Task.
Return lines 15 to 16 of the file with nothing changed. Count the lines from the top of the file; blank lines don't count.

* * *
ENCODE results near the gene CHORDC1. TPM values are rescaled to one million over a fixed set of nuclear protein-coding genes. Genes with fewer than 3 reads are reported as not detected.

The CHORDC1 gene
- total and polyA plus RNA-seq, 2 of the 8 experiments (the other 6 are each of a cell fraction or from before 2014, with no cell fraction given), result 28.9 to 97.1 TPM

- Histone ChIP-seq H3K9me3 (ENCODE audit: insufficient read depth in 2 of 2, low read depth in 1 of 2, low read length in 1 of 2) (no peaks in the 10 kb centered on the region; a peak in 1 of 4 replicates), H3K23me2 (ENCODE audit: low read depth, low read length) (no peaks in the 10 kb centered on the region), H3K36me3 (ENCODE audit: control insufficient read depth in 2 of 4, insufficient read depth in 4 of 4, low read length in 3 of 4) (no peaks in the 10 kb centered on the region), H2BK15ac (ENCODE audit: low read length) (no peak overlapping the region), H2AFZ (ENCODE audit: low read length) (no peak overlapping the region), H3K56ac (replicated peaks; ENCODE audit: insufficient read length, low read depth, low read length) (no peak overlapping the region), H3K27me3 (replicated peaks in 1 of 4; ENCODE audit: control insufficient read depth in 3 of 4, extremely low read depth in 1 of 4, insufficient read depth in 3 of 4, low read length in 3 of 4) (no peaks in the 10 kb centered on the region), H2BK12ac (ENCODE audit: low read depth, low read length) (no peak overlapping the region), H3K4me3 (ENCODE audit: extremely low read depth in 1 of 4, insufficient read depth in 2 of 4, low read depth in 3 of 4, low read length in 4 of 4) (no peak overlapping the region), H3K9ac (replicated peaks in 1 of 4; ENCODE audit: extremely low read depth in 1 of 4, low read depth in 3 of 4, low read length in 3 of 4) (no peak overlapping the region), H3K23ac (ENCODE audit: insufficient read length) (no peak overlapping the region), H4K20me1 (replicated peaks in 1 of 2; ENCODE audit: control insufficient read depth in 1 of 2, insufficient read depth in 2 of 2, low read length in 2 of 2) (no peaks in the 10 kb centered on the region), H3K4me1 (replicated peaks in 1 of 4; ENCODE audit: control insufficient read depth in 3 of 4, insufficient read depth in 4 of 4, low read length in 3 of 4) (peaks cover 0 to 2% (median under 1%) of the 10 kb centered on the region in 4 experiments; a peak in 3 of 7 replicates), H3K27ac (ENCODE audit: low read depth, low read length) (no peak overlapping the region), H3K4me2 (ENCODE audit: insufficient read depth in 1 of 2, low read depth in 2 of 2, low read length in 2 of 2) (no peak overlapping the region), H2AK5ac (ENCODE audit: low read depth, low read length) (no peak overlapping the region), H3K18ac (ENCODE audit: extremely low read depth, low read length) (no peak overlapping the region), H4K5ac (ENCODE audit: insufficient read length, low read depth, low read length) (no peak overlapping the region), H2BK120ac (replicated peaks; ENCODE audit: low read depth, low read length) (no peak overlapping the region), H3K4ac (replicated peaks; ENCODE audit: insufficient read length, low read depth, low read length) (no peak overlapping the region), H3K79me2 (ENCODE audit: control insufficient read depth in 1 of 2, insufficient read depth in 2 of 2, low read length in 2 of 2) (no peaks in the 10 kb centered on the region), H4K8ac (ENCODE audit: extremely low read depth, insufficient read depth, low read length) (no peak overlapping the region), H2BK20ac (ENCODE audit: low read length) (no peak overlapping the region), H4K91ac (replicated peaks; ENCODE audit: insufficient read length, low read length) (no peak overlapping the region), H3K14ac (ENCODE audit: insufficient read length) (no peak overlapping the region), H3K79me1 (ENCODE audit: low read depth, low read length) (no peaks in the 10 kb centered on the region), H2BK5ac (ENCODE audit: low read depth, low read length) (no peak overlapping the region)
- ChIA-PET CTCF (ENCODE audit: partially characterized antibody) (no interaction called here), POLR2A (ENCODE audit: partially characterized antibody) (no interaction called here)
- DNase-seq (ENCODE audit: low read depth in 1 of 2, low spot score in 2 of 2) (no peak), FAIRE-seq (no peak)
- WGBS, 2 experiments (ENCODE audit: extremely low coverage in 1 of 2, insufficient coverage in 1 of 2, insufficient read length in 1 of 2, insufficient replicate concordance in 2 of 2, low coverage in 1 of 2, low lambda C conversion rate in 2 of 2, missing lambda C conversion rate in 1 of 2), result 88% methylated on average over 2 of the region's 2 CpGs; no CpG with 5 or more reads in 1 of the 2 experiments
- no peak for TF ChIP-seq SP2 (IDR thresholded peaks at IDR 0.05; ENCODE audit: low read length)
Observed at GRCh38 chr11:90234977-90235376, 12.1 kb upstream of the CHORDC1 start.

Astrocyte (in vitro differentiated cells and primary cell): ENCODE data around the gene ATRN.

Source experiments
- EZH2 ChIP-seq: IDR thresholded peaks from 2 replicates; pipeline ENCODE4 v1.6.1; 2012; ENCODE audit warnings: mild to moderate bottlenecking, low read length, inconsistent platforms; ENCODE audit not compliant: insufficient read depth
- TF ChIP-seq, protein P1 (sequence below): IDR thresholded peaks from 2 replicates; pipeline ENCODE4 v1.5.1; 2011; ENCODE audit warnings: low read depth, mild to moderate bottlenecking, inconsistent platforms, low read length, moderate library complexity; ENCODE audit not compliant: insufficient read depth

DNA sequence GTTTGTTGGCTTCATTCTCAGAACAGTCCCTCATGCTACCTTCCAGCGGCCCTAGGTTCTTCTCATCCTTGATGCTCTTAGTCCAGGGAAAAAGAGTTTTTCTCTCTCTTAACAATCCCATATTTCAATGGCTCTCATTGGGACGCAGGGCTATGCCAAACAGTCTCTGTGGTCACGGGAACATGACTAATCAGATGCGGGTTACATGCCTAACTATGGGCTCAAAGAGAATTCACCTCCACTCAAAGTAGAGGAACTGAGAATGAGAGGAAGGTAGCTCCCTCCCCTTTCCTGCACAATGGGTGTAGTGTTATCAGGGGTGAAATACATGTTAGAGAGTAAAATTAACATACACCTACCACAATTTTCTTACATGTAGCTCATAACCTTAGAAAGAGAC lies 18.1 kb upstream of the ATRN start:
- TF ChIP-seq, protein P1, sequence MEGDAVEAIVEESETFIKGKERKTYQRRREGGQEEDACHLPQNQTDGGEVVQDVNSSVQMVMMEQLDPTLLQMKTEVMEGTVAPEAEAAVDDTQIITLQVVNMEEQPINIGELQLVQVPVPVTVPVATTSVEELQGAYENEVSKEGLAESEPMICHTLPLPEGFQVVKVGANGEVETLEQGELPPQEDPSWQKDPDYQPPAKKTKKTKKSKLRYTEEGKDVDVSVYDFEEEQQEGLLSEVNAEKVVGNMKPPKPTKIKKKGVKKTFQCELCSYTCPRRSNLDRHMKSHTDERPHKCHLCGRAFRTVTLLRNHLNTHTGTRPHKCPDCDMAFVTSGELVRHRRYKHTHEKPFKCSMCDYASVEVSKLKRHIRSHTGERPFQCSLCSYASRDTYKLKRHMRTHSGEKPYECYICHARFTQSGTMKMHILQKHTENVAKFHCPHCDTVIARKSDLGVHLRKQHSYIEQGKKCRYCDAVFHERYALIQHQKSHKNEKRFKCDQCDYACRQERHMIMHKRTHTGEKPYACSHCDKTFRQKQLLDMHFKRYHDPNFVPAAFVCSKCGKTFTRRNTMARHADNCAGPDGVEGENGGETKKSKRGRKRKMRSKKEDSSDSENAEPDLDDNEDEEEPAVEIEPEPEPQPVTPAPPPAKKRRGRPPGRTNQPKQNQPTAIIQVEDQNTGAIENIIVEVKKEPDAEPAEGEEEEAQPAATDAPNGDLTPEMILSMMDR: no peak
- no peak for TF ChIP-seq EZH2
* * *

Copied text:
- TF ChIP-seq, protein P1, sequence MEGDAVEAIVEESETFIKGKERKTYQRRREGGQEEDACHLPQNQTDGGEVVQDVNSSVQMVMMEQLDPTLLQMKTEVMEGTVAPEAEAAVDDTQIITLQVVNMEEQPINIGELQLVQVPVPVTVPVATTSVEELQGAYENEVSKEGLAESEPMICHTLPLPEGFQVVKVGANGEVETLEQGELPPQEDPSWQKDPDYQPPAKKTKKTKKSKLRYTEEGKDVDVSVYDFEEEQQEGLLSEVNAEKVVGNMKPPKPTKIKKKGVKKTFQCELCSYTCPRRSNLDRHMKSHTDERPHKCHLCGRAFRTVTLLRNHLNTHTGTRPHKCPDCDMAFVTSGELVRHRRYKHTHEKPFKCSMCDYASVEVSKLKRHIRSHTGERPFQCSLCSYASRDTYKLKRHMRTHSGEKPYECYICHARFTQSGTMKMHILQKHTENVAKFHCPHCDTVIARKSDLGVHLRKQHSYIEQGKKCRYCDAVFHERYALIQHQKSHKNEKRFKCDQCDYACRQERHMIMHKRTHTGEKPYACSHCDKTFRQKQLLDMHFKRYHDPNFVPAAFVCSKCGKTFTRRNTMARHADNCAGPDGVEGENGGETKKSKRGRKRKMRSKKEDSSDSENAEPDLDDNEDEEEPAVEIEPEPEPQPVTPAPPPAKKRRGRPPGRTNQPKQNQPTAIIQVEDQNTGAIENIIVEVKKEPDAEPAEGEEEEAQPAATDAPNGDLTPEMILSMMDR: no peak
- no peak for TF ChIP-seq EZH2